The CKAN Plugins Toolkit is a powerful framework that allows developers to extend and customise the functionality of CKAN. This toolkit provides a structured way to develop plugins that can enhance the core behaviour, extend the data model, add new features, or integrate CKAN with other systems. CKAN plugins are in effect Python packages that implement specific interfaces defined by the CKAN core.

Here’s an overview of how to use the CKAN Plugins Toolkit:

Key Concepts and Components

  1. Plugin Interfaces:
    • IConfigurer: Allows customization of the CKAN configuration. It is used to modify the configuration object, templates, public assets, etc.
    • IMapper: Extends or modifies the database schema and mapping.
    • IRoutes: Adds new routes and controllers to handle custom pages and actions.
    • ITemplateHelpers: Provides custom template helper functions that can be used in Jinja2 templates.
    • IAuthFunctions: Customises authorization logic.
    • IActions: Defines new actions that can be exposed via the API.
  1. Plugin Class:
    • Each plugin is a Python class that inherits from the ckan.plugins.SingletonPlugin and implements one or more interfaces.
  1. Entry Points:
    • Plugins are registered in the CKAN setup using entry points defined in the file of the plugin package.

In my example I will alter the IAuthFunctions interface.

Overview of IAuthFunctions

The IAuthFunctions interface is used to define custom authorization logic for different actions within CKAN. By implementing this interface, developers can specify who has permission to perform various actions, such as creating datasets, editing resources, or managing organisations and groups.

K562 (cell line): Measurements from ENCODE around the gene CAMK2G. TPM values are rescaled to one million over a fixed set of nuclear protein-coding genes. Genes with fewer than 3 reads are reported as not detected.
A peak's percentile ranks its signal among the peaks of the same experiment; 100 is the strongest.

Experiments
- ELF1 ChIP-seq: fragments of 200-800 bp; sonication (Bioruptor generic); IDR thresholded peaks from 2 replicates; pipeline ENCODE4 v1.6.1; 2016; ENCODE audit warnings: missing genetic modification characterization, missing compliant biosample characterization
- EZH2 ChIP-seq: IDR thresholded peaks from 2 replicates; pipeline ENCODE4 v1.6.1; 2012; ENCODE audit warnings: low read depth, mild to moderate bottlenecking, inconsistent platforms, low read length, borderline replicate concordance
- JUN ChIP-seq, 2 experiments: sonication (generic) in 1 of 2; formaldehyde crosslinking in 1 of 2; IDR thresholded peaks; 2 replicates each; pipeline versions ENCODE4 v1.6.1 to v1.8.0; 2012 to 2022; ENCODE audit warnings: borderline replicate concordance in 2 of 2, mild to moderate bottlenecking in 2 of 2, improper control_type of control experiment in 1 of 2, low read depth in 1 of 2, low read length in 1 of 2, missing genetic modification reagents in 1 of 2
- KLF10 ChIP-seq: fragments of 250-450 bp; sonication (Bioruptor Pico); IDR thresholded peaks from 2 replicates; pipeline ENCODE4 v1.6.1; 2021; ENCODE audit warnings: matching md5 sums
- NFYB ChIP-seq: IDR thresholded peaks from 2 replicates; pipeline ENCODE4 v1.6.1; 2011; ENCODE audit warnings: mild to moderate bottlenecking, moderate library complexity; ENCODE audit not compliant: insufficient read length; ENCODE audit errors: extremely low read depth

Key Points of IAuthFunctions

  1. Interface Definition:
    • IAuthFunctions is defined in the ckan.plugins.interfaces module.
    • It provides a set of methods that plugins can implement to control access.
  2. Core Methods:
    • The primary method in IAuthFunctions is get_auth_functions, which returns a dictionary mapping action names to authorization functions.
  3. Authorization Functions:
    • An authorization function checks whether a user is authorised to perform a specific action.
    • These functions typically return a dictionary with the key ‘success’ set to True or False, indicating whether the action is allowed. If ‘success’ is False, an optional ‘msg’ key can provide an error message explaining why the action is not permitted.
  4. Custom Authorization Logic:
    • By implementing IAuthFunctions, developers can define custom rules for various actions.
    • This is useful for scenarios where the default CKAN authorization rules do not meet specific requirements.

For this example we will create a new CKAN group called “pigeons” and if you are a member of the “pigeons” group you can add a new group. If you are not an admin user or a member of “pigeons” you cannot add a new group

In the file we uncheck the following interfaces:

As we can see below the get_auth_functions() method overrides the default group_create() function with a custom one. This custom function gets the name of the logged in user, the list of all members of the “pigeon” group and checks to see if the logged in user is a member of this group. It returns “True” if it is and “False” if it is not. If the user is a member of the pigeon group it will then have the ability to “Add a new CKAN group

Below we see within the “My Groups” tab the logged in user is a member of the “pigeons” group as I have the “Add Group” button on the screen. If the logged in user was not in the pigeons group it would not have this button on the screen

That’s it! You can also watch the 12-minute video version of this tutorial on the Link Digital YouTube channel.

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